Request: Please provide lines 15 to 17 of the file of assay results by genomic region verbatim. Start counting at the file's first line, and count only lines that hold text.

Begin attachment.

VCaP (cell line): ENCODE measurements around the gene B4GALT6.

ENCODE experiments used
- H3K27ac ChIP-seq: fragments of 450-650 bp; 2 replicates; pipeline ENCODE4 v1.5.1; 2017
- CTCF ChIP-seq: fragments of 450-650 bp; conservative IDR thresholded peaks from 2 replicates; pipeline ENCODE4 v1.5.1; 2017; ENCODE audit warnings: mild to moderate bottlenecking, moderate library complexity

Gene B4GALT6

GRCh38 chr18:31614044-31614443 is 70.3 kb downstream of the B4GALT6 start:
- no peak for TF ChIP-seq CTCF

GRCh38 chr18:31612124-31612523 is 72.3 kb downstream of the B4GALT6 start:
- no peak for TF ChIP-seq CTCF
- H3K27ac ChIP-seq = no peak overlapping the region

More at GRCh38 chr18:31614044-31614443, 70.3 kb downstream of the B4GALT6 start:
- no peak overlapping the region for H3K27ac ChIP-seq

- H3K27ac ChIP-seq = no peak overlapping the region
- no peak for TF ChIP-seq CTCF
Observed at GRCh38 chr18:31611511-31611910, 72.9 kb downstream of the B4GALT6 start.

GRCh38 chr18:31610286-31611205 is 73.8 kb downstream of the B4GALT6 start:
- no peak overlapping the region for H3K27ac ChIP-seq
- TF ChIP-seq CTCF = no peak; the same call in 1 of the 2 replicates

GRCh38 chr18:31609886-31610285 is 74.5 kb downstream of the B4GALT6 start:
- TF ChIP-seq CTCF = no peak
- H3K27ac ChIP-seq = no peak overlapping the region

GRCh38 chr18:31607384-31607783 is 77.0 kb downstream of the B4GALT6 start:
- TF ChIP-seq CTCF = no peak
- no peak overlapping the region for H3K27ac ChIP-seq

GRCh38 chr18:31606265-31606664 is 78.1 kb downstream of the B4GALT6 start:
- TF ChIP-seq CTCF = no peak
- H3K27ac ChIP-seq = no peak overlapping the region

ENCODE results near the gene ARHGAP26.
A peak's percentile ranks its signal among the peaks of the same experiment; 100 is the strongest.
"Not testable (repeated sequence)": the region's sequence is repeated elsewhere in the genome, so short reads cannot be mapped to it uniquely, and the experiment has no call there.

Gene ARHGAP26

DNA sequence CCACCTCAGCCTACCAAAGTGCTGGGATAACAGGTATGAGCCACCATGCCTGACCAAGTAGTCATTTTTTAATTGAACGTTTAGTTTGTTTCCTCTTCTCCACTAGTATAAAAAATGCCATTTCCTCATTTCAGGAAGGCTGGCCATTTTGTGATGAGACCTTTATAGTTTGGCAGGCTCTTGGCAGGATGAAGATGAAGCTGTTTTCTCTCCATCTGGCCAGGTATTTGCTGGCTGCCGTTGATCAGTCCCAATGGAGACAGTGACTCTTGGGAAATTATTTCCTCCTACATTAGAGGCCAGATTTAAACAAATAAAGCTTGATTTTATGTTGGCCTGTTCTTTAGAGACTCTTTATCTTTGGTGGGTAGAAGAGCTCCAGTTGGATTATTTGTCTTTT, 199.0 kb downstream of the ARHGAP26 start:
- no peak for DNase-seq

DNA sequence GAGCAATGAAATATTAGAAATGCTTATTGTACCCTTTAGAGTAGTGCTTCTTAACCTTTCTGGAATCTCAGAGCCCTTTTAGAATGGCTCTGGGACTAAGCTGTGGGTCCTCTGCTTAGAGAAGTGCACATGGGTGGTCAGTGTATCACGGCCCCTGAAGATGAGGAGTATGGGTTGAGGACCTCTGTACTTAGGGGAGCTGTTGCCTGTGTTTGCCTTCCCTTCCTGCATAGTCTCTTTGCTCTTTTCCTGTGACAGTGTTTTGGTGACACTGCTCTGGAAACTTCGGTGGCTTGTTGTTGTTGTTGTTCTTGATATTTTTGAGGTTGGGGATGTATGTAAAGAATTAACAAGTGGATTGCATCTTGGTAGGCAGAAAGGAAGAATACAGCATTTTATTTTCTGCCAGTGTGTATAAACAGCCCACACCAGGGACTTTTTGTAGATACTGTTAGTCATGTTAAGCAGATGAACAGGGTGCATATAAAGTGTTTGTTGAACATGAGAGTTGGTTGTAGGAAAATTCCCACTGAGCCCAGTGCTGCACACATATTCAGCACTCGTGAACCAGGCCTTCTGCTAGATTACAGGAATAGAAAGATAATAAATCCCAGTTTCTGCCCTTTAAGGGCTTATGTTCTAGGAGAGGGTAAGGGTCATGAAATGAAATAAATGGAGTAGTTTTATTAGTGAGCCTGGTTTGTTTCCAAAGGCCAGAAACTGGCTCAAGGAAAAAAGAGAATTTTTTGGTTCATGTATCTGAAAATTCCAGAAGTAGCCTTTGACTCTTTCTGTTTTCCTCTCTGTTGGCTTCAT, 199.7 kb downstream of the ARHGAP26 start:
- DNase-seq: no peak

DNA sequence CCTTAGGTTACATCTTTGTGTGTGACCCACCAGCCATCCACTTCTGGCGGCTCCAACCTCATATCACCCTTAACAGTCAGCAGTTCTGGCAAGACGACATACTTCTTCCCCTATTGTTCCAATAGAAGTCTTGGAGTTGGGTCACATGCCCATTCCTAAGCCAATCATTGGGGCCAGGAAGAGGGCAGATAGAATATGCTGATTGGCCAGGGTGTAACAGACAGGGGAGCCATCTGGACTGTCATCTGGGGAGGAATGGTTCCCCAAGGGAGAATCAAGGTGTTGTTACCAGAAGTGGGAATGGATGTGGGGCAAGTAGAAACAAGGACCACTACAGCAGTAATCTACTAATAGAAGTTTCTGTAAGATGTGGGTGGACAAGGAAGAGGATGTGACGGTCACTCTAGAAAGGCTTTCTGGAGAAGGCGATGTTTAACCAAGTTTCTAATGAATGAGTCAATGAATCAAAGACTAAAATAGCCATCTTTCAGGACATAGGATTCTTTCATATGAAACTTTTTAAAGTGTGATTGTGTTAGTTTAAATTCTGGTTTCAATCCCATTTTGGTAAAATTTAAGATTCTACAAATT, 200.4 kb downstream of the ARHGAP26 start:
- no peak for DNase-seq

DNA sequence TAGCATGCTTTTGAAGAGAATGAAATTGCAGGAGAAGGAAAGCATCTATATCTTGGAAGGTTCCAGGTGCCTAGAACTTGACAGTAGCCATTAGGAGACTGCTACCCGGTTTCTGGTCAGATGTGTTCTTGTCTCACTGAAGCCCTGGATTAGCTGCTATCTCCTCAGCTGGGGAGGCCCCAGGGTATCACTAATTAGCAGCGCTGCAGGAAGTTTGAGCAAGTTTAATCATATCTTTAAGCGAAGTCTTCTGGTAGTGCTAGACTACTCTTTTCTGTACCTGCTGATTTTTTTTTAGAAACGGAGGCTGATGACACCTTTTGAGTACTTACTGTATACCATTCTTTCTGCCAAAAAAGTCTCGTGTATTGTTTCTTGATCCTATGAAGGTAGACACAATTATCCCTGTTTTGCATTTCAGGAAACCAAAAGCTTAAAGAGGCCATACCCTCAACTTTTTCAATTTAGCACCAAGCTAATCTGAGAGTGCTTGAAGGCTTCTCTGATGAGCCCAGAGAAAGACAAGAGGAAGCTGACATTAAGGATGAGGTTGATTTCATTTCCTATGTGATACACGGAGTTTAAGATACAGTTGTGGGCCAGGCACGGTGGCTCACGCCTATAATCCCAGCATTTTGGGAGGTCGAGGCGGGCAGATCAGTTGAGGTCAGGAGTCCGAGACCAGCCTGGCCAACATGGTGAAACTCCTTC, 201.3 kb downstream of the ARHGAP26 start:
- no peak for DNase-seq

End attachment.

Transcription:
Observed at GRCh38 chr18:31611511-31611910, 72.9 kb downstream of the B4GALT6 start.

GRCh38 chr18:31610286-31611205 is 73.8 kb downstream of the B4GALT6 start:
- no peak overlapping the region for H3K27ac ChIP-seq